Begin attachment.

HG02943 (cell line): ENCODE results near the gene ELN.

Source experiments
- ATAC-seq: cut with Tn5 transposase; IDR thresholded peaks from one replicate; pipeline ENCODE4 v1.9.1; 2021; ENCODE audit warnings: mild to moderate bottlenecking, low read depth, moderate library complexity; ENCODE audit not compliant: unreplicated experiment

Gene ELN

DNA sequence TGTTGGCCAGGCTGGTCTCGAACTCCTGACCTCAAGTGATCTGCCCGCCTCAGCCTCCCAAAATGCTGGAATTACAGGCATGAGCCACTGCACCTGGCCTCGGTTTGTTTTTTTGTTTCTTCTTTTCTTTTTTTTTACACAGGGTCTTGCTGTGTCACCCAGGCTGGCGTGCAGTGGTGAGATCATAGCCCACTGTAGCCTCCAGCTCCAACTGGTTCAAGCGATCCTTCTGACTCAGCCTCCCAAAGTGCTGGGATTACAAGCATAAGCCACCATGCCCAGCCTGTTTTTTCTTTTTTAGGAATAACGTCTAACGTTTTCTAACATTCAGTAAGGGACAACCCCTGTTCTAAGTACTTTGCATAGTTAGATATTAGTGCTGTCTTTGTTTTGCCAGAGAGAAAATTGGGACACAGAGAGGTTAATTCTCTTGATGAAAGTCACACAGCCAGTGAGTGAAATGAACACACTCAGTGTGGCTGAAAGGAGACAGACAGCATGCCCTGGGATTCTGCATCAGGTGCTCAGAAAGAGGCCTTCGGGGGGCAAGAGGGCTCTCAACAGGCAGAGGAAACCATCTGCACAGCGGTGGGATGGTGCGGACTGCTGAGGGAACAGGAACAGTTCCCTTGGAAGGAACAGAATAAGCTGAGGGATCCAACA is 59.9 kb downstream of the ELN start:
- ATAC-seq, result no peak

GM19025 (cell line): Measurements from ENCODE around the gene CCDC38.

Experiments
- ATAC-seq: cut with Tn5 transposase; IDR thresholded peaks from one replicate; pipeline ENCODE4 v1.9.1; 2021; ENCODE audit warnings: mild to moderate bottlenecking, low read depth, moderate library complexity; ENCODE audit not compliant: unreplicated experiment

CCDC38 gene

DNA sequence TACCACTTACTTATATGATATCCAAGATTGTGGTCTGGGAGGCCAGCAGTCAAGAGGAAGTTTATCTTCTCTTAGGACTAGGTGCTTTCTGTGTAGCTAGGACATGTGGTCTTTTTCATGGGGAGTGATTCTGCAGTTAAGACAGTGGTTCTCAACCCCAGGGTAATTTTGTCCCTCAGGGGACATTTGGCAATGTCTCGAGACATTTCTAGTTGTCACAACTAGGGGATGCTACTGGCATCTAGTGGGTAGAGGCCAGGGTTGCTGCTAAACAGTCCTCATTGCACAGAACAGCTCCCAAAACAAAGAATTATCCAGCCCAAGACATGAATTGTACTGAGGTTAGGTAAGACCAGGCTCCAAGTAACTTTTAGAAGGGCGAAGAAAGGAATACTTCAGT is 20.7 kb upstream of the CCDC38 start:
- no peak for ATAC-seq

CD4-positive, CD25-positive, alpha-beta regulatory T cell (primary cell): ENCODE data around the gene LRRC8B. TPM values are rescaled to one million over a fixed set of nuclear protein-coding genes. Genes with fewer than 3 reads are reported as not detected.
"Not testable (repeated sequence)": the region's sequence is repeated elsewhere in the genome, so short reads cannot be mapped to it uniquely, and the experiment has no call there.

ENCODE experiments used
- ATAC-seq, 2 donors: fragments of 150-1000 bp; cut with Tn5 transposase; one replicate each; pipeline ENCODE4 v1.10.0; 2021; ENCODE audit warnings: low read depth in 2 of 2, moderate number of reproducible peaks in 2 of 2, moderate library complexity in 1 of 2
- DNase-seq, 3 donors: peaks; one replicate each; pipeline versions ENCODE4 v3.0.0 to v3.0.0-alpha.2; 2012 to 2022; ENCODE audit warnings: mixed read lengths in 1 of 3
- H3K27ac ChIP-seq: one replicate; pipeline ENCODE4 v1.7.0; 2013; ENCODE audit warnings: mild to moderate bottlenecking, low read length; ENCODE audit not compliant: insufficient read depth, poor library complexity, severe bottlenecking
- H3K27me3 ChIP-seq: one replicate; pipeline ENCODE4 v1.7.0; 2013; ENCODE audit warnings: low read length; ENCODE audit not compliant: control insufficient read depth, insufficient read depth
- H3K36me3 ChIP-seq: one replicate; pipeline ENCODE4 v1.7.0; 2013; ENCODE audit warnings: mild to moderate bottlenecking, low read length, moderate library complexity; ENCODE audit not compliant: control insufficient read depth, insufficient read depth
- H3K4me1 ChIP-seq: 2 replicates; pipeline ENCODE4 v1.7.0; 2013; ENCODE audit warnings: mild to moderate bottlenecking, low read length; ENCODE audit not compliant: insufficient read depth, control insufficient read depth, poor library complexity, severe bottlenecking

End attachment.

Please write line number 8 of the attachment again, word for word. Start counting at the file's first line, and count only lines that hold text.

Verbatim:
Experiments